Obesity Linked to Neighborhood Features: Do You Live in a Fat Neighborhood?

Share
Copy

In another study, British researchers took a look at the relationship between obesity and the consumption of fast food by using GIS data to assess how many fast food restaurants were within about a half-mile of the homes of 13-year-olds.

A higher body mass index (BMI) and more body fat were both associated with eating fast food.

Food choices, availability of recreation areas and other neighborhood features also played a role in obesity among adolescents in the Minneapolis/St. Paul, Minn. area.

A low percentage of recreation areas, as well as the perception that neighborhoods aren't safe, were linked to higher BMI scores in boys and girls. Other intermingling factors associated with obesity were low socioeconomic status, a high number of convenience stores and fast food restaurants, and a lot of mass transit.

Experts not involved in this research say neighborhoods' detrimental effects on health have long been suspected, but there has been little solid evidence to back up the claims. These studies, they say, provide important data.

"We can confirm things that logically seem to be true, but we didn't have extremely strong data," said Dr. Richard Jackson, professor and chairman of environmental health sciences at the UCLA Fielding School of Public Health. "The evidence base is only now becoming very robust." Jackson is also the author of several books on the topic.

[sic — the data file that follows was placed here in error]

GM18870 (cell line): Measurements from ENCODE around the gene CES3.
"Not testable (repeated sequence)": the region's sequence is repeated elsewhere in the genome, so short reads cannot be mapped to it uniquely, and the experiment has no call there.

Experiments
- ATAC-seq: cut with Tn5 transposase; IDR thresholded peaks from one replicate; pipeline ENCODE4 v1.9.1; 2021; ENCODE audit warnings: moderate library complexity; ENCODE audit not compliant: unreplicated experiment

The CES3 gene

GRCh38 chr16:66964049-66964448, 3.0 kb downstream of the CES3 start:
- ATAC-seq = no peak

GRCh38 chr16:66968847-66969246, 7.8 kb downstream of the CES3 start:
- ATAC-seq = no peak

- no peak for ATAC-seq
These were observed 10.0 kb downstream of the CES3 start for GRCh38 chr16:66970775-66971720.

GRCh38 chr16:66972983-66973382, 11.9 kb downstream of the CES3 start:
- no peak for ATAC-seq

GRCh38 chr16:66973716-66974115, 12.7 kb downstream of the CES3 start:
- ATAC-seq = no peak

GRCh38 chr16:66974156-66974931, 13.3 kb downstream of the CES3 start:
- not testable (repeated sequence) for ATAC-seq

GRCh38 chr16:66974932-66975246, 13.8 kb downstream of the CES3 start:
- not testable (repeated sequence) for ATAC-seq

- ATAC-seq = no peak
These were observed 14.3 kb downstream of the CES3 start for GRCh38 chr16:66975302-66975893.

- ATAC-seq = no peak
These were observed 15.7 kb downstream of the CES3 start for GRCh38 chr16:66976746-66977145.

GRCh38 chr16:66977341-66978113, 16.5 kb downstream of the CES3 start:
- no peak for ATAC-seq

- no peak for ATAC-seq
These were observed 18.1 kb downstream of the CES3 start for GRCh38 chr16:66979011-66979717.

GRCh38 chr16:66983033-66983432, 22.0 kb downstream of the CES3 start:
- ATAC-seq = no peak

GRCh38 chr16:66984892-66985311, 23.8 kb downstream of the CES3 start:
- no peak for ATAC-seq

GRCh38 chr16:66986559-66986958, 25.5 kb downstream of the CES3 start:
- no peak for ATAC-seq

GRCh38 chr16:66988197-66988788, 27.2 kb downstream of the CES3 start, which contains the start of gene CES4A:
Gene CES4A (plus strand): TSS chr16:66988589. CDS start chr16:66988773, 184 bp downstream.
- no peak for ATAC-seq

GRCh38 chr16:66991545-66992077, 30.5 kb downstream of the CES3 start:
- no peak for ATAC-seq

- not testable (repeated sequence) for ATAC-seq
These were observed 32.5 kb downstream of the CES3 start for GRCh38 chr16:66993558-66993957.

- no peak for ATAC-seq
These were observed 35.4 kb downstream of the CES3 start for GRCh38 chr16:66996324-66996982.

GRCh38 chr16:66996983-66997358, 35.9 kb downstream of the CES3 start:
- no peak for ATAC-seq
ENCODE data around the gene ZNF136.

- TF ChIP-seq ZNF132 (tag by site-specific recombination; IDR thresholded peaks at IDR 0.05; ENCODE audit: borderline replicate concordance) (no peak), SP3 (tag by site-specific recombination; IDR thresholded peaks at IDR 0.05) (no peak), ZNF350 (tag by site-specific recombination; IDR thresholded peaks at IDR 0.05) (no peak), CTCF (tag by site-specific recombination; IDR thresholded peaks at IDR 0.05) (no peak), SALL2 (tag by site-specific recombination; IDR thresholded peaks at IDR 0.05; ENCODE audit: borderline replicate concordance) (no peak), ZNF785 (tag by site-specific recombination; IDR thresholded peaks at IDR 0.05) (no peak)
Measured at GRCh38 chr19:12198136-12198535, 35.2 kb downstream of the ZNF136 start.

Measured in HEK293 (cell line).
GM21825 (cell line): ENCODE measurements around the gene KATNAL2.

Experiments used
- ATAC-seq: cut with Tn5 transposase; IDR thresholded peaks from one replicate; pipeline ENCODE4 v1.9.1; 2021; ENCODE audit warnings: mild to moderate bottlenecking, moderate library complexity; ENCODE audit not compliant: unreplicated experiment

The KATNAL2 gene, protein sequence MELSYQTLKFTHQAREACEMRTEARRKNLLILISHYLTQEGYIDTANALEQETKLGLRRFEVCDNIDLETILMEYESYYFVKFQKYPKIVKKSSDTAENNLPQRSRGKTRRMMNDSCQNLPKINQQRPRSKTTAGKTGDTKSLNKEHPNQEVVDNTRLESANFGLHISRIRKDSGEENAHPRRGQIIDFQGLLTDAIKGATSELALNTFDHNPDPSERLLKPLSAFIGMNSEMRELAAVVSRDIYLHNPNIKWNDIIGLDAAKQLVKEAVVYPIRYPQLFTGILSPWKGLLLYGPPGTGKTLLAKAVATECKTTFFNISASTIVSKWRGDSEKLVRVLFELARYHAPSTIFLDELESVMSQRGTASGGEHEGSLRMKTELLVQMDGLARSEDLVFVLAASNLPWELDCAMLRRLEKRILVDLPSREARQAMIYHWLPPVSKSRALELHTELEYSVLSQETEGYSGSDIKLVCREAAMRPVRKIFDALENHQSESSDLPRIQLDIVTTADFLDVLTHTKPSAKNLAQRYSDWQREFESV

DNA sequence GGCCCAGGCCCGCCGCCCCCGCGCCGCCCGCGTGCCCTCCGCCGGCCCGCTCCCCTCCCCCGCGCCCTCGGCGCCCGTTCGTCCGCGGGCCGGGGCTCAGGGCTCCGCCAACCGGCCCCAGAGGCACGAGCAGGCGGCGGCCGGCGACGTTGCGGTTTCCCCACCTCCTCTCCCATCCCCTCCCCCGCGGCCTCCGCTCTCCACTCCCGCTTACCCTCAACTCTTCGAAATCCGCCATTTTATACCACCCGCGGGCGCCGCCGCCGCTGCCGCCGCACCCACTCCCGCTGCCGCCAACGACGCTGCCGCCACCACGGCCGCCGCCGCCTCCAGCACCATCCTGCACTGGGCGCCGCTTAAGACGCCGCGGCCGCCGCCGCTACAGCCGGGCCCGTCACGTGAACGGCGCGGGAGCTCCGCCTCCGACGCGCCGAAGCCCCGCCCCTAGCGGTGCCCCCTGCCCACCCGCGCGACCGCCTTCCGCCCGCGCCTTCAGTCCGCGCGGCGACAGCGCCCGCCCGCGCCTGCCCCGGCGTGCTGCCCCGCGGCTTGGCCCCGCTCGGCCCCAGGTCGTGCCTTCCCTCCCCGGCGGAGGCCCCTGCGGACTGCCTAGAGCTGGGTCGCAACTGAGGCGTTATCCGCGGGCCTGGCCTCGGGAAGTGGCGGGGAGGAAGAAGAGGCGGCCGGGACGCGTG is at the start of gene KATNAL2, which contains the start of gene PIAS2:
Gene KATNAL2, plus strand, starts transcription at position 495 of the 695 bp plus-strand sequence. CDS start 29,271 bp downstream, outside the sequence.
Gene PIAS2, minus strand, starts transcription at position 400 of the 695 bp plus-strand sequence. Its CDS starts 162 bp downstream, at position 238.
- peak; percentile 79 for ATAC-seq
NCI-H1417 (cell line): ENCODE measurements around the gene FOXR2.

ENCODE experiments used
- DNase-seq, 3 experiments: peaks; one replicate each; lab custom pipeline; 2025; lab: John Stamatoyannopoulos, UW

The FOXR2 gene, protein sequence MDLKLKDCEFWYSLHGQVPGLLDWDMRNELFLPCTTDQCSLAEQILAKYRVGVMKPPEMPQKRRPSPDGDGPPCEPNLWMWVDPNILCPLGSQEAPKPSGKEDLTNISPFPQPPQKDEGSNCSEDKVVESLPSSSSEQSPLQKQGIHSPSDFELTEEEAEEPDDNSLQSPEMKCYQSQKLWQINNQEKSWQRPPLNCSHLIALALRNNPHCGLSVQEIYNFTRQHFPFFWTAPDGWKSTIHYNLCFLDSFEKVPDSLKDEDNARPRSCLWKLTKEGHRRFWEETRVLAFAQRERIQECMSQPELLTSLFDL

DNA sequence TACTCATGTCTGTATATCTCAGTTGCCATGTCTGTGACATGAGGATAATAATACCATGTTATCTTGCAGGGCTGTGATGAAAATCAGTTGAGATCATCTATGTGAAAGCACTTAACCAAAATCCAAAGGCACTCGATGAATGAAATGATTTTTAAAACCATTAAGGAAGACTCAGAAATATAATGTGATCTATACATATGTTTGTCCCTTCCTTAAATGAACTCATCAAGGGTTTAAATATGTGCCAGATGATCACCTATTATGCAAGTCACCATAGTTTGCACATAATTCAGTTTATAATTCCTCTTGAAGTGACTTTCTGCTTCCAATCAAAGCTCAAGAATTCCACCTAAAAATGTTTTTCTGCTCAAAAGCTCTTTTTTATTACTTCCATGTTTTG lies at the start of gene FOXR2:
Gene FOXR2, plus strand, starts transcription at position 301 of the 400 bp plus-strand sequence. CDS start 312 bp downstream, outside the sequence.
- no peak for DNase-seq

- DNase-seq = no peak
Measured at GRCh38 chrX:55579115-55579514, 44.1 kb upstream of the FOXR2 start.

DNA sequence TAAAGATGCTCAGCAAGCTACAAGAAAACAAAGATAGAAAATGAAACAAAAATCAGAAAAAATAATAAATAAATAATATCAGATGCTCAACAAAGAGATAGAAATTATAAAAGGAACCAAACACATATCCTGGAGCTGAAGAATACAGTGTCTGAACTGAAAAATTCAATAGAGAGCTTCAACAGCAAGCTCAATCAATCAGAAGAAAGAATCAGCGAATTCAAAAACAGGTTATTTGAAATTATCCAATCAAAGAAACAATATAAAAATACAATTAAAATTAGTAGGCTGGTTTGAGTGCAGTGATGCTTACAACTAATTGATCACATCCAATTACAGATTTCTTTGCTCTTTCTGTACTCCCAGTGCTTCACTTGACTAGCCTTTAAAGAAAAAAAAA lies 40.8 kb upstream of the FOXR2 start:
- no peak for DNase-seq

City and town planning policies have moved toward promoting healthier lifestyles in the past decade or so.

California and some other states have laws in place requiring that new roads must be constructed with everyone in mind, meaning drivers, pedestrians, bicyclists and people with disabilities, Jackson said.

"There's been a huge shift in the public health community's awareness of the built environment and its impact," he said.

But others say while the environment does pose barriers to healthier lifestyles for children and adolescents, parents still must take measures to overcome them by making different choices.

"In New York City, for example, there are parks all over the place, but people decide they don't want to take their kids to the park," said Keith Ayoob, associate professor of pediatrics at the Albert Einstein College of Medicine in the Bronx, N.Y. "There are things that make healthy behaviors difficult, but that's true whether people are rich or poor, and they're not insurmountable. People have to pay more attention to it, and parents have to set limits on what kids eat or what activities they engage in."

Page
  • 1
  • |
  • 2
Join the Discussion
You are using an outdated version of Internet Explorer. Please click here to upgrade your browser in order to comment.
blog comments powered by Disqus
 
You Might Also Like...